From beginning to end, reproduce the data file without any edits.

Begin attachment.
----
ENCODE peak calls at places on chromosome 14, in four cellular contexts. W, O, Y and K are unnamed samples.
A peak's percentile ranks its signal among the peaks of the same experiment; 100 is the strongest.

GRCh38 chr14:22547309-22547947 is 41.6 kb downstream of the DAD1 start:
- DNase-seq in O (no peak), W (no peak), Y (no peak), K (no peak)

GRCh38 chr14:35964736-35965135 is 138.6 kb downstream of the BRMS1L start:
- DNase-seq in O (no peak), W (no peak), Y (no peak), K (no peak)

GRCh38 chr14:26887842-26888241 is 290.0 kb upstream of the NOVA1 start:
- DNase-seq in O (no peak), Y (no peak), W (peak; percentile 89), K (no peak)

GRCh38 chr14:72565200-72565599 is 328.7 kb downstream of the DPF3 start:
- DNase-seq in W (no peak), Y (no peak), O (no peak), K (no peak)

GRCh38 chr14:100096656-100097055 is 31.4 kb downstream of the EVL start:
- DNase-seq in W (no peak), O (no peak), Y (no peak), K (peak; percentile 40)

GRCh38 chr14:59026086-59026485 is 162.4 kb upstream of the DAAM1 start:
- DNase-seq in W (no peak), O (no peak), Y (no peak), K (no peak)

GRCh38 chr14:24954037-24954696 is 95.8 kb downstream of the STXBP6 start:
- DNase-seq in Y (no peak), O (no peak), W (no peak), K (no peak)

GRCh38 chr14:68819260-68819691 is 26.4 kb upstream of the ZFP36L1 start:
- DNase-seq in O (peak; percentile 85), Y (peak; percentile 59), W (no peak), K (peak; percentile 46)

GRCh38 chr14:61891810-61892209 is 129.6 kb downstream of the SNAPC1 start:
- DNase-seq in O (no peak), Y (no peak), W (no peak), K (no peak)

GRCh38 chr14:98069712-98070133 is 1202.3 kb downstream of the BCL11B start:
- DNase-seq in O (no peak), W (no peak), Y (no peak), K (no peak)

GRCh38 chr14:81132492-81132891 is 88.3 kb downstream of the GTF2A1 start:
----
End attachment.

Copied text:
ENCODE peak calls at places on chromosome 14, in four cellular contexts. W, O, Y and K are unnamed samples.
A peak's percentile ranks its signal among the peaks of the same experiment; 100 is the strongest.

GRCh38 chr14:22547309-22547947 is 41.6 kb downstream of the DAD1 start:
- DNase-seq in O (no peak), W (no peak), Y (no peak), K (no peak)

GRCh38 chr14:35964736-35965135 is 138.6 kb downstream of the BRMS1L start:
- DNase-seq in O (no peak), W (no peak), Y (no peak), K (no peak)

GRCh38 chr14:26887842-26888241 is 290.0 kb upstream of the NOVA1 start:
- DNase-seq in O (no peak), Y (no peak), W (peak; percentile 89), K (no peak)

GRCh38 chr14:72565200-72565599 is 328.7 kb downstream of the DPF3 start:
- DNase-seq in W (no peak), Y (no peak), O (no peak), K (no peak)

GRCh38 chr14:100096656-100097055 is 31.4 kb downstream of the EVL start:
- DNase-seq in W (no peak), O (no peak), Y (no peak), K (peak; percentile 40)

GRCh38 chr14:59026086-59026485 is 162.4 kb upstream of the DAAM1 start:
- DNase-seq in W (no peak), O (no peak), Y (no peak), K (no peak)

GRCh38 chr14:24954037-24954696 is 95.8 kb downstream of the STXBP6 start:
- DNase-seq in Y (no peak), O (no peak), W (no peak), K (no peak)

GRCh38 chr14:68819260-68819691 is 26.4 kb upstream of the ZFP36L1 start:
- DNase-seq in O (peak; percentile 85), Y (peak; percentile 59), W (no peak), K (peak; percentile 46)

GRCh38 chr14:61891810-61892209 is 129.6 kb downstream of the SNAPC1 start:
- DNase-seq in O (no peak), Y (no peak), W (no peak), K (no peak)

GRCh38 chr14:98069712-98070133 is 1202.3 kb downstream of the BCL11B start:
- DNase-seq in O (no peak), W (no peak), Y (no peak), K (no peak)

GRCh38 chr14:81132492-81132891 is 88.3 kb downstream of the GTF2A1 start: